Sunday, December 10, 2006

know your history

By now we have all heard the greybeards of the Baker-Hamilton Commission or the Iraq Study Group and their 79 recommendations. You will note that the word 'victory' does not appear in the text, nor is there any language about the promotion of democracy in the Arab world. The Iraqis themselves are said to unanimously dislike the commission's report and the President, while agreeing in principle to this repudiation of his war, is busy undercutting their effectiveness, like attaching what must be humiliating conditions to having Iran and Syria even be allowed to join the big boy's table. Finally, the Beltway is taking the first step, admitting there is a problem, like that the consistent undercounting of the Iraqi dead. But the brewing civil war is more than most Americans can understand.

First, consider the differences between Sunni and Shiite:
By Western estimates of the worldwide Muslim population, 80% are Sunni and 15% Shia with the remaining 5% forming other groups. Besides minor differences in worship and culture, the major difference between Shia and Sunni is doctrinal: the Shia believe in the Mahdi, the hidden Imam. An imam is sort of like a priest in Catholicism, but since there's no Pontiff in Islam, where does an imam get his authority as an imam from, his imam license? In fact, imammah is the doctrine of leadership particular to Shi'a Islam. The Imam of Time, a certain leader is a guide and guardian for all Muslims. This is different from a caliph, appointed by the community-at-large in Sunni Islam. In a Sunni system they replace the imam as the final word on religious matters with the Koran. Even within the concept that there should be an Islamic spiritual leader by the Shias, there is a factional dispute as to who that should be. Some disagree that imammah can pass within the family, preferring only the first-born male son.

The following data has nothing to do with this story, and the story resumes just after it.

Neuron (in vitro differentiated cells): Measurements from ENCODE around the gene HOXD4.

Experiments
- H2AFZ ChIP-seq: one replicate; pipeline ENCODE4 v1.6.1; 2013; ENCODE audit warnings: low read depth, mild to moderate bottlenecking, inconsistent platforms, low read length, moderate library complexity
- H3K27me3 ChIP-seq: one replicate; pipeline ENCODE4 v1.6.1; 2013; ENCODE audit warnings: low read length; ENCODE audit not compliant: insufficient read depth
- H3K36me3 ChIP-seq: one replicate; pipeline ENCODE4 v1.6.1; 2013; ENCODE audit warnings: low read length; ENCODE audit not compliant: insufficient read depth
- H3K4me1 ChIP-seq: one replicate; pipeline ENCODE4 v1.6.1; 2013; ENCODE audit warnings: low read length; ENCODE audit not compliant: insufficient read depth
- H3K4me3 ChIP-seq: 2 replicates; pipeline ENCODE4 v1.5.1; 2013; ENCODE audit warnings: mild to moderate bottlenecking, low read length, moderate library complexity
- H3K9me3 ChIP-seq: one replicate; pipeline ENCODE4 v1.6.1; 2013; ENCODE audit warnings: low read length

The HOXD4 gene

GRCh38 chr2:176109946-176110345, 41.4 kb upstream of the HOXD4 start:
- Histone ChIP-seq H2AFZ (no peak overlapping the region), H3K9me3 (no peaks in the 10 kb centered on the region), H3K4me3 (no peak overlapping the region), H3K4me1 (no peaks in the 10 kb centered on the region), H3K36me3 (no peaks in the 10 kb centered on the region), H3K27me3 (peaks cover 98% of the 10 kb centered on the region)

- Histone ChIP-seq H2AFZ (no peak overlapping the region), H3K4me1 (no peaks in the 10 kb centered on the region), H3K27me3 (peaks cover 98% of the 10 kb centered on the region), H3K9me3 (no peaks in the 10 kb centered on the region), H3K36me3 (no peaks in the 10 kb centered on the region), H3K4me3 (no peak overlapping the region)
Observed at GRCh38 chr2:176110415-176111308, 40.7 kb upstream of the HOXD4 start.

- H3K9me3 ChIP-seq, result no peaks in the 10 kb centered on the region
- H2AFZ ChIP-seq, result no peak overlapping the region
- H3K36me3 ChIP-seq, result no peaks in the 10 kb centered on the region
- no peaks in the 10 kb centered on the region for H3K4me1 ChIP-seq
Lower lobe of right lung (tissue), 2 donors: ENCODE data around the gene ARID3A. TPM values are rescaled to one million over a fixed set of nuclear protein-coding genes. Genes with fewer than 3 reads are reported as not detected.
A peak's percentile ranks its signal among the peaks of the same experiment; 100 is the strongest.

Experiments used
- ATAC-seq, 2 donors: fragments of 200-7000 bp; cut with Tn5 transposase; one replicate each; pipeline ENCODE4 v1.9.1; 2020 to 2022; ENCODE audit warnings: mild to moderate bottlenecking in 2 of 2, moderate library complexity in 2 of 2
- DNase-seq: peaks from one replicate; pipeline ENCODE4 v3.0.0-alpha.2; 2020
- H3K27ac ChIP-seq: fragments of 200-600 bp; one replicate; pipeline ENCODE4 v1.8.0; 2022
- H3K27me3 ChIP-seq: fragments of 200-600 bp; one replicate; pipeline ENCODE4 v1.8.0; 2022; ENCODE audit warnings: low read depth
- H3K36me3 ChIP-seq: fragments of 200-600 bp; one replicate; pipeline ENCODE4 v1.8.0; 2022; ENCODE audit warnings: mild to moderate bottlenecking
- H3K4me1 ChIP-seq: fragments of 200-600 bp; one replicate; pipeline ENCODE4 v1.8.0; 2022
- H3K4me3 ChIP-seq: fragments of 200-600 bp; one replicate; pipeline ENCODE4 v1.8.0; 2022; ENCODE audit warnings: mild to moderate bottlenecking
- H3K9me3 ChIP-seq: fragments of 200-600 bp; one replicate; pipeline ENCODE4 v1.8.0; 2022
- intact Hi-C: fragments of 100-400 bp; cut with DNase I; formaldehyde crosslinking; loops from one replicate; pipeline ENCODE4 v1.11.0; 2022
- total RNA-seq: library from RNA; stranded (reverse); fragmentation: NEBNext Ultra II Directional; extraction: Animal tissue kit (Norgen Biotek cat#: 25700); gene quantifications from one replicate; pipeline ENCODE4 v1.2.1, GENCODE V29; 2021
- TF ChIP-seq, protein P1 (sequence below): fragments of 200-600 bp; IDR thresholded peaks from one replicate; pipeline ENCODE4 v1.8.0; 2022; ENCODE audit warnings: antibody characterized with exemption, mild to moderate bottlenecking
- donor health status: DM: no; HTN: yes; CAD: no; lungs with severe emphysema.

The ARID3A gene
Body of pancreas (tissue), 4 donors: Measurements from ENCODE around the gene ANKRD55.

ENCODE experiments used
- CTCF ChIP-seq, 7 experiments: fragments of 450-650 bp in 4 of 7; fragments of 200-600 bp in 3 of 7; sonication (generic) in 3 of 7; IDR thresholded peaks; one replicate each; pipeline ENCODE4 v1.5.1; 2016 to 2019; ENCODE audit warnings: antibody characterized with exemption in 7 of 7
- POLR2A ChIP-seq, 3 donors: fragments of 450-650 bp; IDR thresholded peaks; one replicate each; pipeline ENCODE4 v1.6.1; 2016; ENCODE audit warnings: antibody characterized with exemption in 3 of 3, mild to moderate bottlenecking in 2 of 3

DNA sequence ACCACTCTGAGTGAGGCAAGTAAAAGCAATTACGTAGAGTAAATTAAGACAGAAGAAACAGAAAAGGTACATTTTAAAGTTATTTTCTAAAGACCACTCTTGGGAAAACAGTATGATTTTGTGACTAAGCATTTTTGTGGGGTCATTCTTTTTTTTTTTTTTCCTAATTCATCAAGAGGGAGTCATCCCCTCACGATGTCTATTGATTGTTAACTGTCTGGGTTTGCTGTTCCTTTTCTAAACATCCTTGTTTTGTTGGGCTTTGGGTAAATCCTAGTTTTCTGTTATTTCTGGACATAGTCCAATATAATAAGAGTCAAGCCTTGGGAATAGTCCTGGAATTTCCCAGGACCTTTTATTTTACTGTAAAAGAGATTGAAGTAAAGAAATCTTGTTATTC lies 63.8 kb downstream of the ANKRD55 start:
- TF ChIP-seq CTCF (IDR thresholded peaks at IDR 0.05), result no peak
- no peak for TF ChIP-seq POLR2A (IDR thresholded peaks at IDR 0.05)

When Muhammad died, leadership in the nascent Muslim community passed to his father-in-law, Abu Bakr. The Shi'a, or Shi'at Ali, the party of Ali, believe that Muhammad chose his cousin and son-in-law, Ali ibn Abi Talib, in accordance with God's command, making Ali the true successor. Other Muslim groups disagree. The largest denomination in Islam, the Sunni, hold that Abu Bakr was chosen by the community, and that this method of choosing or electing leaders was endorsed by Muhammad.

Other things to consider: Moqtada al-Sadr. He has a family history that traces itself back to the daughter of the prophet Muhammad, Fatima Zahra. This direct and meticulously documented lineage is unprecedented even among the illustrious families in the Islamic world who claim such lineage. And since the Shia consider themselves the followers of Prophet Muhammad's bloodline, a great deal of respect and reverence is paid to the Sayyids throughout society. Sadr has been the most resolutely anti-American of Iraq's postwar political leaders.

Although he lacks in Islamic scholarship, his bloodline and his family's consistent presence in Iraq, not running off to exile in Iran, have given him an authority which no other major leader can match. Some think he is building a messianic movement, calling for an "Islamic democracy" or what we would think of as a theocracy, in Iraq. In June of 2003, he raised a resistance movement estimated to number in the hundreds of thousands, the Mahdi Army. The name of the resistance refers to the Mahdi, an imam who is said by Muslims to be due to appear in messianic form during the last days of the world. This resistance has several times engaged in violent conflict with Coalition forces and has formed its own religious courts and prisons. Sadr’s considerable leverage was apparent early in the week of 16 October 2006, when Prime Minister Nouri al-Maliki ordered the release of one of Mr. Sadr’s senior aides. The aide had been arrested a day earlier by American troops on suspicion of participating in kidnappings and killings.